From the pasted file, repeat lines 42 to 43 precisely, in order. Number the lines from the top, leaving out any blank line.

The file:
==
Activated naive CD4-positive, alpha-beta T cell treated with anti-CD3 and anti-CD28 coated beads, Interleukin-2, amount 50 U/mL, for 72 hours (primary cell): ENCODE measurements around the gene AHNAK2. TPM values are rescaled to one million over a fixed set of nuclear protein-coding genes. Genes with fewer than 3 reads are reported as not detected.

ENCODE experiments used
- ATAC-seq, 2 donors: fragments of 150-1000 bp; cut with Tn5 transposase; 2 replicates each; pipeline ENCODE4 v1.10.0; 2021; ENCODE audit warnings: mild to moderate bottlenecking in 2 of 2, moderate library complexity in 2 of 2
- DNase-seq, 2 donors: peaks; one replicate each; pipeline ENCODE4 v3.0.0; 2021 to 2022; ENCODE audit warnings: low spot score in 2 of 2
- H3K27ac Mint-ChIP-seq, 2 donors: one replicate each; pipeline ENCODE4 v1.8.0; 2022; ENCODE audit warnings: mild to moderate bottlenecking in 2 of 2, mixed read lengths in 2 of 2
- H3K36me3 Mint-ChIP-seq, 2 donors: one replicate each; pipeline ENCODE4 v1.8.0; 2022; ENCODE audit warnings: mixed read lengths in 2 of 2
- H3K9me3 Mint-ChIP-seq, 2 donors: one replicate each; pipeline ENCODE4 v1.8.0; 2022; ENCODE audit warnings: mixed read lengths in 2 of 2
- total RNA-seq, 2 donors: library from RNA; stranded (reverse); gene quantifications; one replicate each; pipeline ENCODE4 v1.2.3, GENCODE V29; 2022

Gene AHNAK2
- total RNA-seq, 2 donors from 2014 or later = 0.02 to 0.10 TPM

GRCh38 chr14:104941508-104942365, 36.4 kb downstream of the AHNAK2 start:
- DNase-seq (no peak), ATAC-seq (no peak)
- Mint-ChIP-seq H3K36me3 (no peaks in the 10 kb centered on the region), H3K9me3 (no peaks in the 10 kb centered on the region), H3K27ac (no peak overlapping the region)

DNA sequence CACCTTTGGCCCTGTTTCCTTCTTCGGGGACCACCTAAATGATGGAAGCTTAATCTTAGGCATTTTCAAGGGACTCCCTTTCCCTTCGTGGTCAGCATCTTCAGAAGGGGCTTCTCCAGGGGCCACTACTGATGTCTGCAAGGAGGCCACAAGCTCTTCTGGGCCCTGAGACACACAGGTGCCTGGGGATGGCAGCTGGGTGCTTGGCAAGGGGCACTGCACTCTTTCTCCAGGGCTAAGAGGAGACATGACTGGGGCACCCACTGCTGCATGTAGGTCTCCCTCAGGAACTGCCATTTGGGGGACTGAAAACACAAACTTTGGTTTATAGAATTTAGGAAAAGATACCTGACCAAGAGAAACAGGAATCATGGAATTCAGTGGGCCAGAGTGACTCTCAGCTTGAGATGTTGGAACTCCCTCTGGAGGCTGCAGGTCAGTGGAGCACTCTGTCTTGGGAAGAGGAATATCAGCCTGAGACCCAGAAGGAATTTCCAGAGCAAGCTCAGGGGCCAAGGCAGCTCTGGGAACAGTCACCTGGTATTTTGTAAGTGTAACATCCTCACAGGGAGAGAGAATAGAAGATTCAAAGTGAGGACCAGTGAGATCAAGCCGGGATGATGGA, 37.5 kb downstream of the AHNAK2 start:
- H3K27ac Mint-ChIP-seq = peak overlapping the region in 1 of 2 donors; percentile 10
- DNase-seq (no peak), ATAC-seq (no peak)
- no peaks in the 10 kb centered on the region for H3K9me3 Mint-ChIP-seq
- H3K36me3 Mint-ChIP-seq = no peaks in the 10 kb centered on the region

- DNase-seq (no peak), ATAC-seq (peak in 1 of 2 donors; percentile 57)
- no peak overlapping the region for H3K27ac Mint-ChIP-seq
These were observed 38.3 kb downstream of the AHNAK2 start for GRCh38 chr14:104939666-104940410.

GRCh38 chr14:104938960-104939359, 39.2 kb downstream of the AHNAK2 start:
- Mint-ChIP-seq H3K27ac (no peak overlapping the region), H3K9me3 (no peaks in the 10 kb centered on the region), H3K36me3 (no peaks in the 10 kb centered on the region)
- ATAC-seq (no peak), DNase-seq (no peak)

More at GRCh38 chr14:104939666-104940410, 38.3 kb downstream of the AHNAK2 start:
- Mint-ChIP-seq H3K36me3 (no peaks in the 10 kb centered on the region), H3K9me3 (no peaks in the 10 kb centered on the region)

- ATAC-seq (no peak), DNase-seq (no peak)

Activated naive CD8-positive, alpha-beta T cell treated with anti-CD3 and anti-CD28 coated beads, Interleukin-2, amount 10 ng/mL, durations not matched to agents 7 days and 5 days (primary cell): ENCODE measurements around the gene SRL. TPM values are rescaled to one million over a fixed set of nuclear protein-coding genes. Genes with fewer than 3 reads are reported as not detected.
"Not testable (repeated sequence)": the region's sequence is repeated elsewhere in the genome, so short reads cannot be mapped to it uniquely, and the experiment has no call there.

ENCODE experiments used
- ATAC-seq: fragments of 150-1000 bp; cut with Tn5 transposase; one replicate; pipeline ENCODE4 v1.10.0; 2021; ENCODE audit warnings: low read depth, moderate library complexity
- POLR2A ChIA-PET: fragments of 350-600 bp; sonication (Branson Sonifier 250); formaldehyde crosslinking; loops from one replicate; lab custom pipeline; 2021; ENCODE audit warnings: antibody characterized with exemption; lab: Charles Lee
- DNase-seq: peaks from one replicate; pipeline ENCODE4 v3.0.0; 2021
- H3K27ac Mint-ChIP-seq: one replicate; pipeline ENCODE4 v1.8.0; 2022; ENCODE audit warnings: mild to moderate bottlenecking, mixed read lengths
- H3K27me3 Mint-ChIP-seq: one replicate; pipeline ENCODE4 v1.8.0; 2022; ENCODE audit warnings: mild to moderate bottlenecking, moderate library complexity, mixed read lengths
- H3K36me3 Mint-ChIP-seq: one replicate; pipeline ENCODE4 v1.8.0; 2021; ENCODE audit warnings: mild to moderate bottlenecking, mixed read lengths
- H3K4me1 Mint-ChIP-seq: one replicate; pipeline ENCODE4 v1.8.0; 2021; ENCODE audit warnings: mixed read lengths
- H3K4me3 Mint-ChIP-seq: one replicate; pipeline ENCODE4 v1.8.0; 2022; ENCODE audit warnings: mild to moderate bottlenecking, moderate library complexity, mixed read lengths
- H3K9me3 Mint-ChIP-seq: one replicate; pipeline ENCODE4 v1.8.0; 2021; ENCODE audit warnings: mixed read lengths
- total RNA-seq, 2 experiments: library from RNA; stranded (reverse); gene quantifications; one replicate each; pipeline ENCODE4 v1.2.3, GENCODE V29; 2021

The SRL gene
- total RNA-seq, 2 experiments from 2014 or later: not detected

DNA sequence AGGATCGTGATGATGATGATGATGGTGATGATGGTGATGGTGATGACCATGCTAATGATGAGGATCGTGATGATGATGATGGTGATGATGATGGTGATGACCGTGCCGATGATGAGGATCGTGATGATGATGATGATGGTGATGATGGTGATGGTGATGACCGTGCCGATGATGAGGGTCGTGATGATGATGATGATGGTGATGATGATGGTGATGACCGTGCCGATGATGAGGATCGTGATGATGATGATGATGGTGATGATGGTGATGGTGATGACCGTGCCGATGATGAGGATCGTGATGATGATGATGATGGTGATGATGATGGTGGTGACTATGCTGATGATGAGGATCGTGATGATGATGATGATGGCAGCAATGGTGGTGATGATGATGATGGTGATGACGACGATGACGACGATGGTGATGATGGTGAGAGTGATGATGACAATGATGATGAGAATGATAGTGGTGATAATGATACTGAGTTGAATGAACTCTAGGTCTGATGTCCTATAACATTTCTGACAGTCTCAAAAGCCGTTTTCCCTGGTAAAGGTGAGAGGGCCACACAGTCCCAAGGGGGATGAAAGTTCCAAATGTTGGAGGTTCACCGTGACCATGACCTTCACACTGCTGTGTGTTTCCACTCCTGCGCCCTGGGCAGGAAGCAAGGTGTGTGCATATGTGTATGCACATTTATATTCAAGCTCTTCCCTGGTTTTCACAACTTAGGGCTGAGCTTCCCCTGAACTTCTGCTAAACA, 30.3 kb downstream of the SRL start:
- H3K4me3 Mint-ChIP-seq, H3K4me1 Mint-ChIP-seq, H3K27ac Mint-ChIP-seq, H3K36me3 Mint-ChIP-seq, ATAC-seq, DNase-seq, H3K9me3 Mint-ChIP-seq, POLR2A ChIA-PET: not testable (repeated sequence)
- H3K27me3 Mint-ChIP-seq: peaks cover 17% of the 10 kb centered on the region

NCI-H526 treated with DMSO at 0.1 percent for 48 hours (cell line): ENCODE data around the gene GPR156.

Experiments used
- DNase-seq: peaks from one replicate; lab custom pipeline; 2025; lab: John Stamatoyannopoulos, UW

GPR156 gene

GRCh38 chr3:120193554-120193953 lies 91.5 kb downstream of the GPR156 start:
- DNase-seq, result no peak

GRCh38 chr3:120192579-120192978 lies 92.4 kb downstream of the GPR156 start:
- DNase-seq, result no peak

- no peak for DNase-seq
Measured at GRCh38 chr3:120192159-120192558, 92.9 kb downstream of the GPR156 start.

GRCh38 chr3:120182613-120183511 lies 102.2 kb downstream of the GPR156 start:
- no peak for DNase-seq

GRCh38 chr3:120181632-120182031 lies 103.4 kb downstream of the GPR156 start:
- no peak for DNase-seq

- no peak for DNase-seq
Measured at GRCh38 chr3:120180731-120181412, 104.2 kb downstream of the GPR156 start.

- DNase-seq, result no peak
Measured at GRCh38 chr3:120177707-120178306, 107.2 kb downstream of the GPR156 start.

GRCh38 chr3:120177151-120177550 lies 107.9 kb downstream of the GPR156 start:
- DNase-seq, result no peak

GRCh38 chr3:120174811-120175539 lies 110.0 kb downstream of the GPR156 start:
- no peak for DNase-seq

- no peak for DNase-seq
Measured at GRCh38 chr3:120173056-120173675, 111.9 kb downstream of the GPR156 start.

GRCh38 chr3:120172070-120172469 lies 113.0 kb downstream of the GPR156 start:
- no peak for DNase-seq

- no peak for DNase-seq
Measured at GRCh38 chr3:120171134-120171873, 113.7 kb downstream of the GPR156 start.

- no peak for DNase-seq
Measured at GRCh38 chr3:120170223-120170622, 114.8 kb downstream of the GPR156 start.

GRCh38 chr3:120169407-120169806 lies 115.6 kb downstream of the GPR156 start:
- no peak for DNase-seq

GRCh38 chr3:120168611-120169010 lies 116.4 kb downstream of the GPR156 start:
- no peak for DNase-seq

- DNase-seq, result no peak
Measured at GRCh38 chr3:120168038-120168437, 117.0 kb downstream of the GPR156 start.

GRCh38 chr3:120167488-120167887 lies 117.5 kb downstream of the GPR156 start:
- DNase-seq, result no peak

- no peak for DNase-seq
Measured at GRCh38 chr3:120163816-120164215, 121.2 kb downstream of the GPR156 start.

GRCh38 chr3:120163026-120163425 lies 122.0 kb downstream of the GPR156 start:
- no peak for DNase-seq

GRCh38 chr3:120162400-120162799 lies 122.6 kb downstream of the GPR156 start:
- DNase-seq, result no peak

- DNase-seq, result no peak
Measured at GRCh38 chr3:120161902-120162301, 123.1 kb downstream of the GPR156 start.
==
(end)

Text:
- total RNA-seq, 2 experiments from 2014 or later: not detected

DNA sequence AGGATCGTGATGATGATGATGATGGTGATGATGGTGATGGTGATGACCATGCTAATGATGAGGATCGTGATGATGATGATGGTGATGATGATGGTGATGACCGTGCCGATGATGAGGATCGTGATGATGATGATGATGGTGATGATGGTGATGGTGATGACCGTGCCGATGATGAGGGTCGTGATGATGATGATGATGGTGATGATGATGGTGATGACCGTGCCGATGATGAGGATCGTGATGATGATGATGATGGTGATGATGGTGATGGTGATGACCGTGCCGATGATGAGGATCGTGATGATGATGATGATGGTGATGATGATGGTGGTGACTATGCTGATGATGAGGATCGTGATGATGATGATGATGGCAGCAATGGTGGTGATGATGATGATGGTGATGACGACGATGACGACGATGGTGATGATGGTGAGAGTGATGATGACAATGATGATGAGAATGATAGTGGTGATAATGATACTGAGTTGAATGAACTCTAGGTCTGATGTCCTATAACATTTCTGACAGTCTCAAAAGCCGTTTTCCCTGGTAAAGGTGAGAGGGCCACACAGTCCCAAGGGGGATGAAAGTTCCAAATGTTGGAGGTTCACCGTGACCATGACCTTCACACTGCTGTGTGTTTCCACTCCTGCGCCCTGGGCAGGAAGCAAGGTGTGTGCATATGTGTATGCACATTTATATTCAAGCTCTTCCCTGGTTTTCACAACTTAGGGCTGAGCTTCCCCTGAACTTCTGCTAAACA, 30.3 kb downstream of the SRL start: